Published Saturday , on 1 September 2018, 17:20:14 by Christophe Hitayezu

Female parliamentary candidates from Democratic Green Party of Rwanda pledged to advocate for major changes in the upcoming parliament.

Democratic Green Party of Rwanda is the only political party which declared itself and registered in the country as an opposition party, for the upcoming parliamentary polls in which 14 out of 32 candidates are women.

Jacqueline Uwera, a parliamentary candidate on Green Party’s list said his first commitment is to intervene in advocacy to remove tax for women who start their own starting businesses.

“Women in Rwanda are mostly engaged in small businesses, taxing them at their starting point doesn’t encourage them, which pushes most of them to step down,” she said.

She also pointed at the teenagers’ pregnancy as a barrier of a number of their opportunity for development, “The growing rate of early pregnancy is a threat to women development, is a duty of women in parliament to influence the establishment of laws that overcome those barriers”, she added.

Angelique said in the daily life of Rwandans there are many issues which are not resolved by the ruling party and she wishes to join the parliament to give her hand to search for suitable solutions.

“I couldn’t join the ruling party when there is many things they are not implementing. The opposition was the only channel to raise my voice and thoughts,” she said.

Jacqueline Uwera campaining at Nyagatare, August 20

Masozera Icyizanye another candidate on the Green Party’s list said her first concern in parliament would be the issue of Gender based violence.

“From my experience, the time I was working at Haguruka, as Nongovernmental organization which fights for women rights, most of complaints consisted of gender based violence in households. Becoming a member of parliament will be an opportunity to revise laws that resolve problems of women Violence,” she said.

Besides, Masozera will advocate to remove the social inequalities which persist and the ruling party didn’t manage to remove them, she said.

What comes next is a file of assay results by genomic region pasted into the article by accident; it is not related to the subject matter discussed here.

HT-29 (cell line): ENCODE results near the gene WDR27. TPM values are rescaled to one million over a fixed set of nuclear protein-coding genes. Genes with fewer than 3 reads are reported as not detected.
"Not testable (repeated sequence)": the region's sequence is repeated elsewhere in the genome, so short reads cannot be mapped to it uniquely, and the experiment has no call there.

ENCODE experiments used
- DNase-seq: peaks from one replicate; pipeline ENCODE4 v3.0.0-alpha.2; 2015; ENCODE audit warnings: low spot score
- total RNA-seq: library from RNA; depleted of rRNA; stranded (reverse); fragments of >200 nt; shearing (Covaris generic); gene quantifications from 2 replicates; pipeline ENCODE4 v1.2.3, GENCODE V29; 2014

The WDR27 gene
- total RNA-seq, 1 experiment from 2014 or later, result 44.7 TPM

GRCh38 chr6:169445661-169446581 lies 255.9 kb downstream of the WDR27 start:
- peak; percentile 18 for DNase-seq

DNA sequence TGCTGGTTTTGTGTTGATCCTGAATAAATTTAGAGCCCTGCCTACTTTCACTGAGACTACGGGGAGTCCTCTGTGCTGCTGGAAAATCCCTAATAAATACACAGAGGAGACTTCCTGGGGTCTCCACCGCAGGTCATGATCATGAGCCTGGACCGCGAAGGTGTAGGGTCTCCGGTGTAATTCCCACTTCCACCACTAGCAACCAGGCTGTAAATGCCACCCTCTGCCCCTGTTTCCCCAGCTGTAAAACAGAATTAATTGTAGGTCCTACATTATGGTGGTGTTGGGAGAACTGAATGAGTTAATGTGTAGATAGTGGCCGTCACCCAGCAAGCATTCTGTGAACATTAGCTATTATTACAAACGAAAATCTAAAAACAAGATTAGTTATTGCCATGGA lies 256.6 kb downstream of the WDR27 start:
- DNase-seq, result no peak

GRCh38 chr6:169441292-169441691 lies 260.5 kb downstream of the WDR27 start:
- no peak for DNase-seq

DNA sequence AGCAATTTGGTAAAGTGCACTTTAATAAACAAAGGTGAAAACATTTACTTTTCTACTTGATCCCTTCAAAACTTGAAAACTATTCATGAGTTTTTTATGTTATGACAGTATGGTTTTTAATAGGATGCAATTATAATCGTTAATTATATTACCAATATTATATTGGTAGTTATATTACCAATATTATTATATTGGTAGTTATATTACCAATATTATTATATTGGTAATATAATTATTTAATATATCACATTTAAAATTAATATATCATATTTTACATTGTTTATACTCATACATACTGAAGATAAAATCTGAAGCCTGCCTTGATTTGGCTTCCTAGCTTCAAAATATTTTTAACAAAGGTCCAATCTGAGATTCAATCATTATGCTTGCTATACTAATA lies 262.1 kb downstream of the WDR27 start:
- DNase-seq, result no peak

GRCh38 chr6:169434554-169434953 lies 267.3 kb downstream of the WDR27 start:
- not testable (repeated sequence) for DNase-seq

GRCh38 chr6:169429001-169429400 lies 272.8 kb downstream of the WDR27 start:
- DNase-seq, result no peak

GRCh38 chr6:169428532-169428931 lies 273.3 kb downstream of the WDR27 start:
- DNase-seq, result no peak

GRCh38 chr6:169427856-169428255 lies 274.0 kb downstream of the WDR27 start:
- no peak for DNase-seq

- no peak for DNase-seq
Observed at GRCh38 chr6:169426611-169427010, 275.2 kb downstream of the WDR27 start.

She said many people told her not continue with politics because it’s risky, telling her that she will be jailed but she didn’t step down.

“In our country, women have a lot of responsibilities at home, and some times husbands can be against their commitment of being a politician. Problems start when time of taking care of their families decrease, but if someone is committed, she overcomes of these challenges,” Uwera said.

Claudine Uwase, a fruit retailers at Nyabugogo market, appreciated the party’s manifesto, but wondered about the implementation, “The issue of tax is very important, and is good to think about us as women, but Green Party’s power is still critical”, she says.

Emmanuel Karenzi, a resident of Nyarugenge who was at the campaign site, also wondered about the influence of their voice, “Parliamentarians do not implement what is in the law, they make laws, but implementation is another stage. Besides that, their voice in parliament cannot reach a half of vote when other MPs do not need to vote for yes to a given law”, he said.

A party wins seats in Rwanda Parliament when they have at least 5% of total votes, according to Rwanda Electoral commission officials.

Democratic Green Party of Rwanda has officially been registered by Rwanda Governance board on 9th August 2013 as one of 11 political parties operating in the country, Frank Habineza, the Chairman of the Party tried to run for presidency in 2017 presidential polls won by Paul Kagame. This year, they took initiative to run for parliament seats at their first time.